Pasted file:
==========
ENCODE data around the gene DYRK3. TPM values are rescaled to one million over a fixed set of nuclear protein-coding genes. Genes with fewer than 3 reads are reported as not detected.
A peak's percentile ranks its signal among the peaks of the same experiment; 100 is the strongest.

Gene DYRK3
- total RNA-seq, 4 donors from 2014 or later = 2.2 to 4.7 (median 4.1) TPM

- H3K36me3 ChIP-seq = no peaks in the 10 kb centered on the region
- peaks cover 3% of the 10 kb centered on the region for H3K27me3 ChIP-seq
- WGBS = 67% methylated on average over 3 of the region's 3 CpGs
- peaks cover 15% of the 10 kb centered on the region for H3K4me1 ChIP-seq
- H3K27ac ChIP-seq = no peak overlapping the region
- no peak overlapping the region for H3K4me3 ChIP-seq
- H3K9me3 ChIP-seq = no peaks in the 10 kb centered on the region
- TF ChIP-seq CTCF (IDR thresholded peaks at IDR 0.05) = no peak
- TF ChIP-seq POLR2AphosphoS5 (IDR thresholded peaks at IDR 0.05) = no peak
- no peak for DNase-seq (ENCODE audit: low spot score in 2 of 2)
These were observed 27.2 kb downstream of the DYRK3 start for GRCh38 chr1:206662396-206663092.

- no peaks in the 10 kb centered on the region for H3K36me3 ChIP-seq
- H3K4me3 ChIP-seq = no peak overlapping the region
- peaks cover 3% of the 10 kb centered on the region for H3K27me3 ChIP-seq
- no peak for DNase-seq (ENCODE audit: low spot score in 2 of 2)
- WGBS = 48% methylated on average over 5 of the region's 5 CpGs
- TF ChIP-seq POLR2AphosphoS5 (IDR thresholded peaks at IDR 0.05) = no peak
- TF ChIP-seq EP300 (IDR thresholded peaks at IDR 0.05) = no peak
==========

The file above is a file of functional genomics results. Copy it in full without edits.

ENCODE data around the gene DYRK3. TPM values are rescaled to one million over a fixed set of nuclear protein-coding genes. Genes with fewer than 3 reads are reported as not detected.
A peak's percentile ranks its signal among the peaks of the same experiment; 100 is the strongest.

Gene DYRK3
- total RNA-seq, 4 donors from 2014 or later = 2.2 to 4.7 (median 4.1) TPM

- H3K36me3 ChIP-seq = no peaks in the 10 kb centered on the region
- peaks cover 3% of the 10 kb centered on the region for H3K27me3 ChIP-seq
- WGBS = 67% methylated on average over 3 of the region's 3 CpGs
- peaks cover 15% of the 10 kb centered on the region for H3K4me1 ChIP-seq
- H3K27ac ChIP-seq = no peak overlapping the region
- no peak overlapping the region for H3K4me3 ChIP-seq
- H3K9me3 ChIP-seq = no peaks in the 10 kb centered on the region
- TF ChIP-seq CTCF (IDR thresholded peaks at IDR 0.05) = no peak
- TF ChIP-seq POLR2AphosphoS5 (IDR thresholded peaks at IDR 0.05) = no peak
- no peak for DNase-seq (ENCODE audit: low spot score in 2 of 2)
These were observed 27.2 kb downstream of the DYRK3 start for GRCh38 chr1:206662396-206663092.

- no peaks in the 10 kb centered on the region for H3K36me3 ChIP-seq
- H3K4me3 ChIP-seq = no peak overlapping the region
- peaks cover 3% of the 10 kb centered on the region for H3K27me3 ChIP-seq
- no peak for DNase-seq (ENCODE audit: low spot score in 2 of 2)
- WGBS = 48% methylated on average over 5 of the region's 5 CpGs
- TF ChIP-seq POLR2AphosphoS5 (IDR thresholded peaks at IDR 0.05) = no peak
- TF ChIP-seq EP300 (IDR thresholded peaks at IDR 0.05) = no peak